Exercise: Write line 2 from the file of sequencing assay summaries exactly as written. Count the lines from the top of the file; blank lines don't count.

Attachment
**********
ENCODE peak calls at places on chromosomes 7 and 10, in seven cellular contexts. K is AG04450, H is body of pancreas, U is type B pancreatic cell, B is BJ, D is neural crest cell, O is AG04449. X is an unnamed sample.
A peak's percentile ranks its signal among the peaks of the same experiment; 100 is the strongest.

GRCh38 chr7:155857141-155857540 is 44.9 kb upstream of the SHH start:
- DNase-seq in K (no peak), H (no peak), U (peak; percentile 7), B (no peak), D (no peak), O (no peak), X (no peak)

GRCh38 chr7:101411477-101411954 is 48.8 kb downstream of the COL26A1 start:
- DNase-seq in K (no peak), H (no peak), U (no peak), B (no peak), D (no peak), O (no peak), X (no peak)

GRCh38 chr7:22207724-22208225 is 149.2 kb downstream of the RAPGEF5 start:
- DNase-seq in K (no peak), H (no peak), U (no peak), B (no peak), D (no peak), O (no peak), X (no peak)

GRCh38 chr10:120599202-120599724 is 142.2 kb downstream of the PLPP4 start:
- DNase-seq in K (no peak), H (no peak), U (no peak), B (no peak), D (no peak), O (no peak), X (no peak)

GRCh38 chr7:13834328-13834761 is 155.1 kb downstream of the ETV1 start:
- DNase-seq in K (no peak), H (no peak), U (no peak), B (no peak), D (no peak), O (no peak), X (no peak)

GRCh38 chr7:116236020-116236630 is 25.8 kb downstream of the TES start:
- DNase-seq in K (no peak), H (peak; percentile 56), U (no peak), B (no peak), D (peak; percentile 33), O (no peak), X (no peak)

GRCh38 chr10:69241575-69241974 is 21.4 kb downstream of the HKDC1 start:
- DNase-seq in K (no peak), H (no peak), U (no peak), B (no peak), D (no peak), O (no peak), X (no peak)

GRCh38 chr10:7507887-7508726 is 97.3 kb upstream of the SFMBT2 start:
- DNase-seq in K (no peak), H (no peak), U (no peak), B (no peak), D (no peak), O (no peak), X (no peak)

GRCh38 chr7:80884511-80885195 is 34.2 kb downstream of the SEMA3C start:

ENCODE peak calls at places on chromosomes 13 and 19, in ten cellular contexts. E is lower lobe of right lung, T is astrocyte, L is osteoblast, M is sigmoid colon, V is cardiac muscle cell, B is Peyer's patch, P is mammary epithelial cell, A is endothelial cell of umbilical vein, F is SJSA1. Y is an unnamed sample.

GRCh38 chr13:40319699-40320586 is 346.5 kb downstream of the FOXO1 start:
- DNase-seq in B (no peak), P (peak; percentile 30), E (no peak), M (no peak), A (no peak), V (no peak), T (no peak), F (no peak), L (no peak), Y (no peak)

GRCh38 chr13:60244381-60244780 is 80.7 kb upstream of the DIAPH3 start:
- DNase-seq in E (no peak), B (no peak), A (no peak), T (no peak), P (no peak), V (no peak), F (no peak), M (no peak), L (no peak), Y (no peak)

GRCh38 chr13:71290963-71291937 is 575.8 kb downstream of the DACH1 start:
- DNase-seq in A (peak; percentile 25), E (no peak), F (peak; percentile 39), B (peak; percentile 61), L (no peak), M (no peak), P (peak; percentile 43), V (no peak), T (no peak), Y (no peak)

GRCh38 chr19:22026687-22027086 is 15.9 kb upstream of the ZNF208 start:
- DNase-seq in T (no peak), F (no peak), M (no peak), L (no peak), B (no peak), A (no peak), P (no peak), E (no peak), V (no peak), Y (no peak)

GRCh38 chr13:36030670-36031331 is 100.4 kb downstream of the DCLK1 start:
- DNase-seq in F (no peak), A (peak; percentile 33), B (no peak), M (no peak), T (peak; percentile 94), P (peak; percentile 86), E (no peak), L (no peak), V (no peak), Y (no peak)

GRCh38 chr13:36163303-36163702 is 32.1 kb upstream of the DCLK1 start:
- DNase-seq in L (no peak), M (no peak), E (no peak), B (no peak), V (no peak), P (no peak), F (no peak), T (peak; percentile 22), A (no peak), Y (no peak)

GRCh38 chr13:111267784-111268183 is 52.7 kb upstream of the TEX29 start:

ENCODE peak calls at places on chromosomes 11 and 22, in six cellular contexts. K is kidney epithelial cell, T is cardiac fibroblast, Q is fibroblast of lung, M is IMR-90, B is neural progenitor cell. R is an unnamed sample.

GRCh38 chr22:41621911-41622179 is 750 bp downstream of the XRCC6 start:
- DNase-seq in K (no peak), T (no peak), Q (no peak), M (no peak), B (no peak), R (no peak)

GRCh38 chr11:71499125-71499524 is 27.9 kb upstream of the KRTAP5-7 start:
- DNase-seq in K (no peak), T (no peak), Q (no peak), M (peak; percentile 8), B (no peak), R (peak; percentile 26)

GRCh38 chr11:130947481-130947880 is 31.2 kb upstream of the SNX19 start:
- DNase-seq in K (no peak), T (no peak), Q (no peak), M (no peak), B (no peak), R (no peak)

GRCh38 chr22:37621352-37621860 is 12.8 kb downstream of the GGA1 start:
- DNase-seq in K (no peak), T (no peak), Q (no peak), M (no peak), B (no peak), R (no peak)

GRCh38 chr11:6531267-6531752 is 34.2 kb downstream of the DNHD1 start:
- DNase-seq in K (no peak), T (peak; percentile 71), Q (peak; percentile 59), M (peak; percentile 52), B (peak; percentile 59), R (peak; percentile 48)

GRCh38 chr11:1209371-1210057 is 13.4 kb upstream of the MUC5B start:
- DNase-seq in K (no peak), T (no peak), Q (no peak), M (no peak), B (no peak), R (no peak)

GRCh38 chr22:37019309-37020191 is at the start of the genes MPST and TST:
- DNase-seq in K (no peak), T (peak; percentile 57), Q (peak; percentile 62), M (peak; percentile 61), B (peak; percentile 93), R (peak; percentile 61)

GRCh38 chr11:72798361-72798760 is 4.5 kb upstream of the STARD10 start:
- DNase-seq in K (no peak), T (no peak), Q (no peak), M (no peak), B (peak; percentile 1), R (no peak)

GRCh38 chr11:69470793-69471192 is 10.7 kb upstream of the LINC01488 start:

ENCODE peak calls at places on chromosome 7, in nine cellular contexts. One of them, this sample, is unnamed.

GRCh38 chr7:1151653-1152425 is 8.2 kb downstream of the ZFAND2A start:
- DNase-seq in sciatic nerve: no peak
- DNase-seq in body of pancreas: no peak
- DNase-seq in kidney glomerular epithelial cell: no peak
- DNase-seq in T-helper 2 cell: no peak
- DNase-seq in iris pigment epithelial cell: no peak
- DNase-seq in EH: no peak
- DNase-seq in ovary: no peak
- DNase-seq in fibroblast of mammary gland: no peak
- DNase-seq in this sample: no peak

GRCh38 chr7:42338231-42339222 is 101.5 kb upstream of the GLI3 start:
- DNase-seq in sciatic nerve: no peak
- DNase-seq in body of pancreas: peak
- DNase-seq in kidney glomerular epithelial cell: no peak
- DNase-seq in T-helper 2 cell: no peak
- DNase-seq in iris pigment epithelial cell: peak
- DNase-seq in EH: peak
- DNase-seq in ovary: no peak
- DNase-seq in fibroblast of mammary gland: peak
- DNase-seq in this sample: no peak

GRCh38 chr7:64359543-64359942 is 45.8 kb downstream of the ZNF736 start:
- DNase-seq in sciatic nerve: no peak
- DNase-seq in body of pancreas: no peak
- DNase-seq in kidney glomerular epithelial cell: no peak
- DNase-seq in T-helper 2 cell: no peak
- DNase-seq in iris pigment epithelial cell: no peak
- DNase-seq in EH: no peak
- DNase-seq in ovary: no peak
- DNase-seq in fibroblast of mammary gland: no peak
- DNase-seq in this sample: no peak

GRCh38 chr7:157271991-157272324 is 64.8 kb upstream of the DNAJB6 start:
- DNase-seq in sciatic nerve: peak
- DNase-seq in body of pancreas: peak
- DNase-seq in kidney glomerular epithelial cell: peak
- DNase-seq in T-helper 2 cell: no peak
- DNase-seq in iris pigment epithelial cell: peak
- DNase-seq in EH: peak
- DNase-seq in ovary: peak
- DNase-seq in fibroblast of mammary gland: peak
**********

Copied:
A peak's percentile ranks its signal among the peaks of the same experiment; 100 is the strongest.